CLEAN ENERGY

PRESS RELEASE: Energy Experts Urge DTE Energy to Choose Affordable Renewables Over Billion-Dollar Gas Plant

FOR IMMEDIATE RELEASE
January 12, 2018

MEDIA CONTACTS
David Jakubiak, Director of Media, ELPC, djakubiak@elpc.org, (312) 795-3713
Zadie Oleksiw, Communications Manager, zadie@votesolar.org (202) 836-5754
Sam Gomberg, Senior Energy Analyst, SGomberg@ucsusa.org, (773) 941-7916

Energy Experts Urge DTE Energy to Choose Affordable Renewables Over Billion-Dollar Gas Plant

Analysis Shows Solar, Wind and Energy Efficiency Will Provide More Affordable, Reliable Power for Michigan Customers

DETROIT, MI –  Groups including Vote Solar, Union of Concerned Scientists and the Environmental Law and Policy Center (ELPC) are urging Michigan regulators to require DTE Energy to evaluate renewable energy sources before building its proposed billion-dollar natural gas power plant. The groups presented two separate analyses today to the Michigan Public Service Commission (MPSC) showing that using renewable energy like wind and solar would cost less for DTE Energy customers than building a gas plant, with the savings estimates ranging from $339 million to $1.2 billion.

“Using DTE’s own analysis tools, our analysis shows that this billion-dollar gas proposal is simply not the best way to provide reliable, affordable, and clean electricity for Michigan customers,” said Becky Stanfield, Senior Director of Western States at Vote Solar. “The bottom line is that solar, wind and efficiency can do the job for less, and DTE should not be locking Michigan energy customers into paying for this costly gas option. More clean energy investment is also better for the state’s economy, building on a growing industry that already employs more than ninety-thousand Michiganders.”

Under a new resource planning law updated by state legislators in 2016, Michigan utilities must seek a “certificate of need” if they want assurance that they can pass the costs of building a plant of this size on to its customers.  In order to gain that approval, they must demonstrate that their proposed investment is the “most prudent” way to serve its customers’ electricity needs.

“DTE did not meet its burden to show that their proposed gas plant was the best option for Michigan customers” Sam Gomberg, senior energy analyst at the Union of Concerned Scientists. “Under Michigan’s electricity planning law, the Commission should send the company back to the drawing board.”

DTE Energy petitioned the MPSC for the certificate on July 31, asking to build an 1100 megawatt (MW) natural gas-fired power plant in St. Clair County, replacing older coal-fired units in the area, which are retiring between now and 2023.

“DTE is overlooking flexible, reliable, renewable resources that can deliver affordable energy to their customers,” said Margrethe Kearney, senior staff attorney with the Environmental Law & Policy Center.  “DTE failed to seriously look at solar and wind power, battery storage, energy efficiency, and demand response, which would give DTE the flexibility it needs to integrate clean, cost-effective renewables that are good for Michigan’s economy and environment.”

The Commission will review testimony presented by a range of experts from across the country, including those representing Vote Solar, Environmental Law and Policy Center (ELPC), the Union of Concerned Scientists (UCS) and the Solar Energy Industries Association (SEIA).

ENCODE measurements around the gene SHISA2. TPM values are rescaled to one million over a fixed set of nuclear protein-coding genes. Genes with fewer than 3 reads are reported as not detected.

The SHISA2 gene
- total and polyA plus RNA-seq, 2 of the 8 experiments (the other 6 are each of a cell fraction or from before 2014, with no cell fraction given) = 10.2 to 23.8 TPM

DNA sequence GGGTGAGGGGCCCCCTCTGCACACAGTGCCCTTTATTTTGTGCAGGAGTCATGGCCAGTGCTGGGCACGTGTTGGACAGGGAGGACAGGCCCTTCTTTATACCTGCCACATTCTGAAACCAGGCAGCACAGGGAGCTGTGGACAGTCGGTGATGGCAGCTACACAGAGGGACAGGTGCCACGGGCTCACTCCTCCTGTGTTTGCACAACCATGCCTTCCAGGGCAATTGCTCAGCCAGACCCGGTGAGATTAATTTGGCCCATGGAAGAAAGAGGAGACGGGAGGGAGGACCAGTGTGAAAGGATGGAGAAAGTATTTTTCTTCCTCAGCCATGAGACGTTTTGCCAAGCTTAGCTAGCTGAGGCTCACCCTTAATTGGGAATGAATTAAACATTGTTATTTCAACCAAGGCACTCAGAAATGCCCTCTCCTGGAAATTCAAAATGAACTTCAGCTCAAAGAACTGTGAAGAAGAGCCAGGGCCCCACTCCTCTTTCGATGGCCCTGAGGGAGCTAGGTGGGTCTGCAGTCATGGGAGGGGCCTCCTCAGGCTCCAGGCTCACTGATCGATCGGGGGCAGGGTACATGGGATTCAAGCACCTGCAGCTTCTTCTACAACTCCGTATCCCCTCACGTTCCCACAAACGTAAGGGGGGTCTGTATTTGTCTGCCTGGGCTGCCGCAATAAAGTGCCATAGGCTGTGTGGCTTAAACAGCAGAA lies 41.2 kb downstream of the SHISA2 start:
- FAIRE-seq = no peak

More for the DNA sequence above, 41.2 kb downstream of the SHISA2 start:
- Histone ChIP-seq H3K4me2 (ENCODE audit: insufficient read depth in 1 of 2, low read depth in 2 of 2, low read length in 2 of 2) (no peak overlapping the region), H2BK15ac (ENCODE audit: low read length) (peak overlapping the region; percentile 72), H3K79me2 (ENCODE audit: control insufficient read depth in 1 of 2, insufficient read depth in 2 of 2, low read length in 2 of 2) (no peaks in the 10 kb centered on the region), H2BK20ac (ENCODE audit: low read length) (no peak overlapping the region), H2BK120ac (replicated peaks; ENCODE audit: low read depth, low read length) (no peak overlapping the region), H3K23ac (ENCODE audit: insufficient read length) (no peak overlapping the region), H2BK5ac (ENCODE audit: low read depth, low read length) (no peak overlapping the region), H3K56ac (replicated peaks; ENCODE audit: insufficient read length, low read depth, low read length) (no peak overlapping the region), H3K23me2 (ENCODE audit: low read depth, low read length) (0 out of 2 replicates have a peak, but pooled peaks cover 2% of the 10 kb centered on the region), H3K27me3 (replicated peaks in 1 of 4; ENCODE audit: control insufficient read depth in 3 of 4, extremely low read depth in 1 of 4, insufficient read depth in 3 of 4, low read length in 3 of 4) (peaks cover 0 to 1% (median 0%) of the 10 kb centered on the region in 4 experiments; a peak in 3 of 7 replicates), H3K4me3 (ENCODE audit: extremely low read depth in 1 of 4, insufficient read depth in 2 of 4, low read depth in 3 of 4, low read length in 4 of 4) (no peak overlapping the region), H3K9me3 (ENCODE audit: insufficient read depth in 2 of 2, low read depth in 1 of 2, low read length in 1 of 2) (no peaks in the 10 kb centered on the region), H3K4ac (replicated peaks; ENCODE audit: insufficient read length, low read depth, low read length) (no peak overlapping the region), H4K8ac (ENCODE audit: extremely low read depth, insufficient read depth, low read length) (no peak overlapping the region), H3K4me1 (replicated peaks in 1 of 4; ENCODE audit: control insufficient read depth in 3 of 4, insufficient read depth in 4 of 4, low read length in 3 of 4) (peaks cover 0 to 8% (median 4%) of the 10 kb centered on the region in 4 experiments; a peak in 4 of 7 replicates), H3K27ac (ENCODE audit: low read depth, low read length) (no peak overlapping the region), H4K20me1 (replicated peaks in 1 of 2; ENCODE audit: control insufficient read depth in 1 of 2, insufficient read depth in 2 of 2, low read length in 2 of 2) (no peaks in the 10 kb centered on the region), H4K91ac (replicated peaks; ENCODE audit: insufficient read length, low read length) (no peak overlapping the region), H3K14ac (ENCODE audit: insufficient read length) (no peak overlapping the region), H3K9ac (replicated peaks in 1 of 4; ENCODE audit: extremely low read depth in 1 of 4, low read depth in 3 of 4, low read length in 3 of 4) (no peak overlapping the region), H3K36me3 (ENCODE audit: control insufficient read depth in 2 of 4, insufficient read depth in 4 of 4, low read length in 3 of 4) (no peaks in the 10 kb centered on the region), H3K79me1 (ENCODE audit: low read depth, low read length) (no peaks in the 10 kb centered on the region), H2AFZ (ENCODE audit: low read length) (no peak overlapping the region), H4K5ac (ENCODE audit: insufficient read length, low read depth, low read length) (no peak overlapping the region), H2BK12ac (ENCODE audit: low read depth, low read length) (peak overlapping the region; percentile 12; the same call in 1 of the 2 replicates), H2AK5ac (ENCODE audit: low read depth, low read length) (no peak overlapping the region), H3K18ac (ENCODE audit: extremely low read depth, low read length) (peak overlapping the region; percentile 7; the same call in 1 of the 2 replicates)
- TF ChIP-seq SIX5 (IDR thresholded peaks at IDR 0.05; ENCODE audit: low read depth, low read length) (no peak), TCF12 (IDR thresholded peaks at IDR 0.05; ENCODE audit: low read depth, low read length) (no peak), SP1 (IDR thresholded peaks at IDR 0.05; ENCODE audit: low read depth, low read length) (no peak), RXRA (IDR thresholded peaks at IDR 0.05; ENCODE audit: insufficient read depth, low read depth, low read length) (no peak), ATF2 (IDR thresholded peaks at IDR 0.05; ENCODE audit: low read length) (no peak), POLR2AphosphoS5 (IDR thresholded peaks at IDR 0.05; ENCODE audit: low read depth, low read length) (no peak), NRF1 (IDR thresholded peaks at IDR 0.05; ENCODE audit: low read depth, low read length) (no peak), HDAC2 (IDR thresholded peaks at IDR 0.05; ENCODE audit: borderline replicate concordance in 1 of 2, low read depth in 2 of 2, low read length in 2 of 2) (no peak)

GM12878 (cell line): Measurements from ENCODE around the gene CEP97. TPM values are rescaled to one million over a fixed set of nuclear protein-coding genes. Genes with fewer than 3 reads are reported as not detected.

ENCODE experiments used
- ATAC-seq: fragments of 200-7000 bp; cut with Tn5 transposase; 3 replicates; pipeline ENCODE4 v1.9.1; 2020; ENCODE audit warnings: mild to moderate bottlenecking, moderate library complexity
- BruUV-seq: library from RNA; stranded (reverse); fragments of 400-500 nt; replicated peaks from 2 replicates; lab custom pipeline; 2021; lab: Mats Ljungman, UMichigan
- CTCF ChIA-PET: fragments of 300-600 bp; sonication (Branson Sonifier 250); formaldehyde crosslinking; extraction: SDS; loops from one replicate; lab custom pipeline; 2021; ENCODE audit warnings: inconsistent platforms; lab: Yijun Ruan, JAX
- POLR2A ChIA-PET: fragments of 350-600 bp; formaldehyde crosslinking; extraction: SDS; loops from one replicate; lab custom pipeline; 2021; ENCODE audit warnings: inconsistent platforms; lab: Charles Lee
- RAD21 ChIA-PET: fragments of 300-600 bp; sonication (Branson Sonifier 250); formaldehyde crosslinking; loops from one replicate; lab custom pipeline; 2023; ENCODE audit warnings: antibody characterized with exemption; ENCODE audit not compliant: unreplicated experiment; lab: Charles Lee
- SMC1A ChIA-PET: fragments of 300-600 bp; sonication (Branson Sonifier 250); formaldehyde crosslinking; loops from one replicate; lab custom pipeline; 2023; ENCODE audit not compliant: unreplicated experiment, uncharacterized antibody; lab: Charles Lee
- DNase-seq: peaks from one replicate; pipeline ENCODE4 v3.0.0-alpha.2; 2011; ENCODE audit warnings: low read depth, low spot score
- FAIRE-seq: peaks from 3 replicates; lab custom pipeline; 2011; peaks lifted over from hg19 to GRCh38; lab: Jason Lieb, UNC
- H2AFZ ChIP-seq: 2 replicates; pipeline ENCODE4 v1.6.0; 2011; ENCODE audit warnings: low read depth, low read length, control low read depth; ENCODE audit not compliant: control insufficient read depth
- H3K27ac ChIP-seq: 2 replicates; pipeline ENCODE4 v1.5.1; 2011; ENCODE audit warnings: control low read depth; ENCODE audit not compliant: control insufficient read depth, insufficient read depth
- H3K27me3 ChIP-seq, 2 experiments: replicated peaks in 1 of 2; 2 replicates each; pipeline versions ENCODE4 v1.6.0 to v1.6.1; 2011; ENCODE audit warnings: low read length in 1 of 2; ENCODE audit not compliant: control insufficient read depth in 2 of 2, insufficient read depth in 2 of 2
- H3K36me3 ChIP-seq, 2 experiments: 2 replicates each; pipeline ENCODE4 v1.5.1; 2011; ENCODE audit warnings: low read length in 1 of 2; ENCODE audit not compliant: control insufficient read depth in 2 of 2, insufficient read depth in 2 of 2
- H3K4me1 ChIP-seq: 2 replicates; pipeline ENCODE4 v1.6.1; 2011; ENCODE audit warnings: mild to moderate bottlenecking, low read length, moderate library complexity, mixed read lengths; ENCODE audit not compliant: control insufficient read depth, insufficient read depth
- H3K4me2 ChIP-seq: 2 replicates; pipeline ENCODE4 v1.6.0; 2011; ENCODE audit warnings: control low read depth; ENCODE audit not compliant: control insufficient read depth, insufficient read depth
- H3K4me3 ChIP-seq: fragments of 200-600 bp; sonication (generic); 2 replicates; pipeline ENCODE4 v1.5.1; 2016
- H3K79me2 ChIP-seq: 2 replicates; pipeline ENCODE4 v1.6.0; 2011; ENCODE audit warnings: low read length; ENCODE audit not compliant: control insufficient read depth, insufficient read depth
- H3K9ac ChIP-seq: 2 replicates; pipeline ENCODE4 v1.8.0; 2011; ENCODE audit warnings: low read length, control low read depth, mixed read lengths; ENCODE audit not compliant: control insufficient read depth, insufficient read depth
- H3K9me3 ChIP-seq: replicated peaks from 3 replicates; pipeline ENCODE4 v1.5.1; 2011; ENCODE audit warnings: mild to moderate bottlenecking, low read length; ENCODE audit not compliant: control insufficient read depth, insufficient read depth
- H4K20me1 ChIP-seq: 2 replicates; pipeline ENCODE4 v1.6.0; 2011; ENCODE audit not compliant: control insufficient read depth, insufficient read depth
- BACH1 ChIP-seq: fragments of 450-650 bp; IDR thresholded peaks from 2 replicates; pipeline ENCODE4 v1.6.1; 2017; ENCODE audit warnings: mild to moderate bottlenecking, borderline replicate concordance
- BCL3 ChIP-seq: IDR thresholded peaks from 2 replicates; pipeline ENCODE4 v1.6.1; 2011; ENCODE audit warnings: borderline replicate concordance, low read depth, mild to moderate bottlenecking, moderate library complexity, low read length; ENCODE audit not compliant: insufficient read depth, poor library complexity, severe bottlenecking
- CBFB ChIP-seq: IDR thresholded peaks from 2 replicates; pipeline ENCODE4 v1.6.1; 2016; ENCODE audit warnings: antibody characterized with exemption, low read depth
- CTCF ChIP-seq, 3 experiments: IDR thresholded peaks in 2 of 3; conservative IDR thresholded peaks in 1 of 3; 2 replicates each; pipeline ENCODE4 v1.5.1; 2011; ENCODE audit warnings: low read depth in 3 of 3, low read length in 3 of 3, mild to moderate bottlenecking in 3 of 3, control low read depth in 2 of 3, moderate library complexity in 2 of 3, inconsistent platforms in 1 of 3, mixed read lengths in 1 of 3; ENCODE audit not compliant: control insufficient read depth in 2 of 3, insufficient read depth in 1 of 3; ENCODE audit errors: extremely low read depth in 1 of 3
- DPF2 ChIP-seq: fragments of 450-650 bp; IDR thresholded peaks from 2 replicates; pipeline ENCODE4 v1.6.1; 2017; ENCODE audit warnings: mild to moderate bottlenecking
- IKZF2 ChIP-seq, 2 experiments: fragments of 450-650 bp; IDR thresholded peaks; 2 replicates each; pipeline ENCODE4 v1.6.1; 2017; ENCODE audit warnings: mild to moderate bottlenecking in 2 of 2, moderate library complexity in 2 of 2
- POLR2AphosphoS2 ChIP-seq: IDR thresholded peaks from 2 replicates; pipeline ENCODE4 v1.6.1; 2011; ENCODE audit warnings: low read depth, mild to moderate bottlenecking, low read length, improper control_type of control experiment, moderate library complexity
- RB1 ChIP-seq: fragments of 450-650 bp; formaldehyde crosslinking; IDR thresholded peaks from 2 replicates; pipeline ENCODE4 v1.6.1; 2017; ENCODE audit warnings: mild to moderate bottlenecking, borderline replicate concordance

“DTE’s analysis was based on outdated and inaccurate assumptions about the costs and performance of solar power,” said Sean Gallagher, vice president of state affairs for the Solar Energy Industries Association. “Our hope is that the Commission will put the interests of customers first, and ask DTE to start over with numbers that better reflect reality.”

Hearings on DTE Energy’s gas plant proposal will take place in February and a final order on the MPSC’s decision is expected April 2.

###

Howard’s Crain’s Chicago Op-Ed: Chicago Can Lead the Climate Change Fight

December 08, 2017

OPINION

4 Ways Chicago Can Lead the Climate Change Fight

By: HOWARD A. LEARNER

President Donald Trump has walked away from climate change reality. But, fortunately for all of us, American cities like Chicago are stepping up. The recent North American Climate Summit here brought together 50-plus mayors to sign the Chicago Climate Charter, committing to take initiatives to help meet the Paris Climate Agreement’s pollution reduction goals.

As former President Barack Obama said at the event, cities, states, businesses and nonprofits have emerged as the new face of American leadership on climate change. Chicago’s climate action plan calls for reducing greenhouse gas pollution by 25 percent from 1990 levels by 2020, and new clean technologies provide even more opportunities for progress.

But the hard and most important work comes next: transforming these declarations and sincere aspirations into real actions that reduce carbon pollution in ways that achieve environmental and economic development together. Sooner, not later.

At the summit, Chicago shined brightly under Mayor Rahm Emanuel’s leadership. Here are four ways that Chicago can advance its leadership and transform its public commitments into meaningful and measurable climate actions that benefit all Chicagoans, join with other large cities and set a model for small and midsize cities to replicate.

First, the city of Chicago should procure 100 percent renewable energy for municipal electricity needs by 2022, not wait until 2025. The Midwest has abundant wind power, and solar energy and energy storage capacity is accelerating as prices fall while technologies improve. Chicago and other Illinois cities can work together on coordinated purchases from new Illinois clean renewable projects. Both our environment and Illinois’ 450-plus clean energy supply chain businesses should benefit.